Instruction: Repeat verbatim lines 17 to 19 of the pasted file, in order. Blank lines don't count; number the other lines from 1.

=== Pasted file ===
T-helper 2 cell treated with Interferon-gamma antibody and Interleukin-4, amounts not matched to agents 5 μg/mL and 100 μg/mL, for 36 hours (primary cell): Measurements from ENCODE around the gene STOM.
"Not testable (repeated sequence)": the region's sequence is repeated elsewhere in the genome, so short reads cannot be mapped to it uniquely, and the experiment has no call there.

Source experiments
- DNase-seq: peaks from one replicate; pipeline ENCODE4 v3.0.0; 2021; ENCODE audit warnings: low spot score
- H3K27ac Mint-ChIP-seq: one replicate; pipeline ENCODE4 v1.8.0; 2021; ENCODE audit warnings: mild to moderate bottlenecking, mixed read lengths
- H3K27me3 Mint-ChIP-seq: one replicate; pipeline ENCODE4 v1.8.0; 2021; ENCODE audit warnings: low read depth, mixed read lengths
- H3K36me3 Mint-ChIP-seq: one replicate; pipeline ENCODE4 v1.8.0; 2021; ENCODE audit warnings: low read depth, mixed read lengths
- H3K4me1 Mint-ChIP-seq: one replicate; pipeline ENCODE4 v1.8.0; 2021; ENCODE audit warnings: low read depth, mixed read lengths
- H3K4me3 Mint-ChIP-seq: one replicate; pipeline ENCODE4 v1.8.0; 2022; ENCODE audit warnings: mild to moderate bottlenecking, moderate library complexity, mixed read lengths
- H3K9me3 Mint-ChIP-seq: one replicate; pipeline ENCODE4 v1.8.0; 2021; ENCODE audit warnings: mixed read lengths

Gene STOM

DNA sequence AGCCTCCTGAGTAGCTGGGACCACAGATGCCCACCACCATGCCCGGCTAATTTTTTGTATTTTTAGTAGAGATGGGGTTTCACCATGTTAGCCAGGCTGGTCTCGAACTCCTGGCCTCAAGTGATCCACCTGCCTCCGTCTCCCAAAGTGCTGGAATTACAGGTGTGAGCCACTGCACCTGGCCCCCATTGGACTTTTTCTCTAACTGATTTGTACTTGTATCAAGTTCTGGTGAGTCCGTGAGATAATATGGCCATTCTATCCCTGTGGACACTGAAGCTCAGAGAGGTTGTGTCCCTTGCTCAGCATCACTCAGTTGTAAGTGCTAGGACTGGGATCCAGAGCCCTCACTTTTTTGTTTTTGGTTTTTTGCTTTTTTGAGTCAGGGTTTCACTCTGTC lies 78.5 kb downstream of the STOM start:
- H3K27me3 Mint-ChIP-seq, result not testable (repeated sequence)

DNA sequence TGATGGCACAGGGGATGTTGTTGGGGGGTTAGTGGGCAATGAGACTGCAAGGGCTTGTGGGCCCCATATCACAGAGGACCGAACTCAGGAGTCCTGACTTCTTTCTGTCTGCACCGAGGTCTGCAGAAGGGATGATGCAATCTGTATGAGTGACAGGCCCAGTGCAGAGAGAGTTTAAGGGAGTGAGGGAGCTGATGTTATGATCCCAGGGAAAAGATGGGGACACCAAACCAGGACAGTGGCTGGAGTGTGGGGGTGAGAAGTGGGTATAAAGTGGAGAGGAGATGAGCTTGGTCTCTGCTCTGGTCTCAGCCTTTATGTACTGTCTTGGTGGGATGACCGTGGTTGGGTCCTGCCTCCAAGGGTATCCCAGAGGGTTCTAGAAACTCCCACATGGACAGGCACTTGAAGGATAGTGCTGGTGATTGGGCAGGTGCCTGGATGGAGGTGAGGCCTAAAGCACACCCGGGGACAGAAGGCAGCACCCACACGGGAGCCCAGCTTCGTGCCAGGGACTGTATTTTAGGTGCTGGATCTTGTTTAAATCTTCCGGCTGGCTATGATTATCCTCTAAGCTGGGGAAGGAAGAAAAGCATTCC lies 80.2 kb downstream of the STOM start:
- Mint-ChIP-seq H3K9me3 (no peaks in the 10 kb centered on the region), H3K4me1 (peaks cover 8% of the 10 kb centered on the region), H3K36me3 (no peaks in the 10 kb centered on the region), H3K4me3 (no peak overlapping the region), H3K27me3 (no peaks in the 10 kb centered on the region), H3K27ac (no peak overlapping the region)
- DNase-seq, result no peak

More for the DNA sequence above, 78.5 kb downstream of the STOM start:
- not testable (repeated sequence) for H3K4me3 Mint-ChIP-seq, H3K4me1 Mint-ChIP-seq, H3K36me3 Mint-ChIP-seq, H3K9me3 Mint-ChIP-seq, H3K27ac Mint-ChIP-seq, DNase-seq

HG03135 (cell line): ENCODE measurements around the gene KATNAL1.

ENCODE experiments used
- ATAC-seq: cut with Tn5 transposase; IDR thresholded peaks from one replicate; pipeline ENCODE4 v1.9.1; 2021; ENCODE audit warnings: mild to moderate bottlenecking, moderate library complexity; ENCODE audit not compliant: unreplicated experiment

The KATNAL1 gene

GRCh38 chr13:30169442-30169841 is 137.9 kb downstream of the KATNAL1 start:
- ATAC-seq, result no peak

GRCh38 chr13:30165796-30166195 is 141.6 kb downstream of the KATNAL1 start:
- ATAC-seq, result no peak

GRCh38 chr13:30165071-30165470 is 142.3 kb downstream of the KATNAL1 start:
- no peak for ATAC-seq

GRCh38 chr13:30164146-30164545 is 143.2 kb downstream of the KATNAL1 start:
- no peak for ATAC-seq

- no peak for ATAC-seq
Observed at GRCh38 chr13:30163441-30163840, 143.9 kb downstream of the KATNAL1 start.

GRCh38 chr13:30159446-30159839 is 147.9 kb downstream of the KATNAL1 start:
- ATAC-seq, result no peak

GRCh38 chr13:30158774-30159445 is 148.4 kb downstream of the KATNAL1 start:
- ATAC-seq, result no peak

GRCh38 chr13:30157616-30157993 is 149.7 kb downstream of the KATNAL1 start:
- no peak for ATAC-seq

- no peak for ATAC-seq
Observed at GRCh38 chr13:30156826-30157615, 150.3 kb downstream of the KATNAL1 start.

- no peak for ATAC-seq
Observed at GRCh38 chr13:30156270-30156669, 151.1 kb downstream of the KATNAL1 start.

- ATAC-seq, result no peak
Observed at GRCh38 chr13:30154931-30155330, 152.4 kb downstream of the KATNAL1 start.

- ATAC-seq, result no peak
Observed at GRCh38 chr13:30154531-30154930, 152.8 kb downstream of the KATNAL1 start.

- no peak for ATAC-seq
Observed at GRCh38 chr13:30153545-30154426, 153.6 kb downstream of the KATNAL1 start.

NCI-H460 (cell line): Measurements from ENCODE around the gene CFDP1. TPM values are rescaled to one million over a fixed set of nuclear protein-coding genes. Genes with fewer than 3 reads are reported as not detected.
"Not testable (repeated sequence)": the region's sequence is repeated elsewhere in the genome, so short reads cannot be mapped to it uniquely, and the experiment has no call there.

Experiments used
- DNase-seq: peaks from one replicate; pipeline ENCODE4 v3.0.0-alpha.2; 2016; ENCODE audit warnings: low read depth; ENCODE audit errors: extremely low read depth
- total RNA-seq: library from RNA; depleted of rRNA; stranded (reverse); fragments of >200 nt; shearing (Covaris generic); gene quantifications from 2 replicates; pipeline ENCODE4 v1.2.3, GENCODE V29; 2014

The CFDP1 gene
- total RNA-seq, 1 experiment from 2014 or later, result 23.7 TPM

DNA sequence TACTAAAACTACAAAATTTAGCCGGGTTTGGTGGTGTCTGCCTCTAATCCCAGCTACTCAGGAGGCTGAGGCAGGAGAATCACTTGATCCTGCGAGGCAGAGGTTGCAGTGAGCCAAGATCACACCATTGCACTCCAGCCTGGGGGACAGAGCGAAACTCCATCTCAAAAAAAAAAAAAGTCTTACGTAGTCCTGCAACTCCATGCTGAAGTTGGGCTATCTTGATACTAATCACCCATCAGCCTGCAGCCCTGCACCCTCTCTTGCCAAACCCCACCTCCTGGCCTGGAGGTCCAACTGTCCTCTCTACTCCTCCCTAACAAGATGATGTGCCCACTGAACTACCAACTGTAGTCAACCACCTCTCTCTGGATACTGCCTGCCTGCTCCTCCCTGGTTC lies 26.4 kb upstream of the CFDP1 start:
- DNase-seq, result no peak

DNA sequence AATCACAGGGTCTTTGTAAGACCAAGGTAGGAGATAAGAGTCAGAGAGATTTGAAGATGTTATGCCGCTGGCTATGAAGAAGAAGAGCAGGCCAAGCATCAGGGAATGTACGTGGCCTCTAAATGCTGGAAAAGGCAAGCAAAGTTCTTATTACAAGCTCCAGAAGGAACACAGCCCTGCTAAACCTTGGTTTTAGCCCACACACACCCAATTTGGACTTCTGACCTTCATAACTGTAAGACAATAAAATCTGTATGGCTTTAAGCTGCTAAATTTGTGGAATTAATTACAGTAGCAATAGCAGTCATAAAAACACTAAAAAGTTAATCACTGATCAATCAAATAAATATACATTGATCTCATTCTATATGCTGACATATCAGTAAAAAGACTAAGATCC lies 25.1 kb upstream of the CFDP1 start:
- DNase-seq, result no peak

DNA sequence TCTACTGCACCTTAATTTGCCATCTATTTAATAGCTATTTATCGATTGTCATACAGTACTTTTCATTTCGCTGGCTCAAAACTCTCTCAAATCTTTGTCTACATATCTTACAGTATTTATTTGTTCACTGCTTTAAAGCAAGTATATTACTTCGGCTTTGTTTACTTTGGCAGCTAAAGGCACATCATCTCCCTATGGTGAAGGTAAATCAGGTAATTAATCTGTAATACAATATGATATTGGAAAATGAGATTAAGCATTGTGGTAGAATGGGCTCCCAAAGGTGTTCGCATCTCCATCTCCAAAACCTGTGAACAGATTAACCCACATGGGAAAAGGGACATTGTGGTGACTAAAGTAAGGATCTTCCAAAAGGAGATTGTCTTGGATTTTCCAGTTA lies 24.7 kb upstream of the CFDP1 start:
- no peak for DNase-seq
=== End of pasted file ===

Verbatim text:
More for the DNA sequence above, 78.5 kb downstream of the STOM start:
- not testable (repeated sequence) for H3K4me3 Mint-ChIP-seq, H3K4me1 Mint-ChIP-seq, H3K36me3 Mint-ChIP-seq, H3K9me3 Mint-ChIP-seq, H3K27ac Mint-ChIP-seq, DNase-seq

HG03135 (cell line): ENCODE measurements around the gene KATNAL1.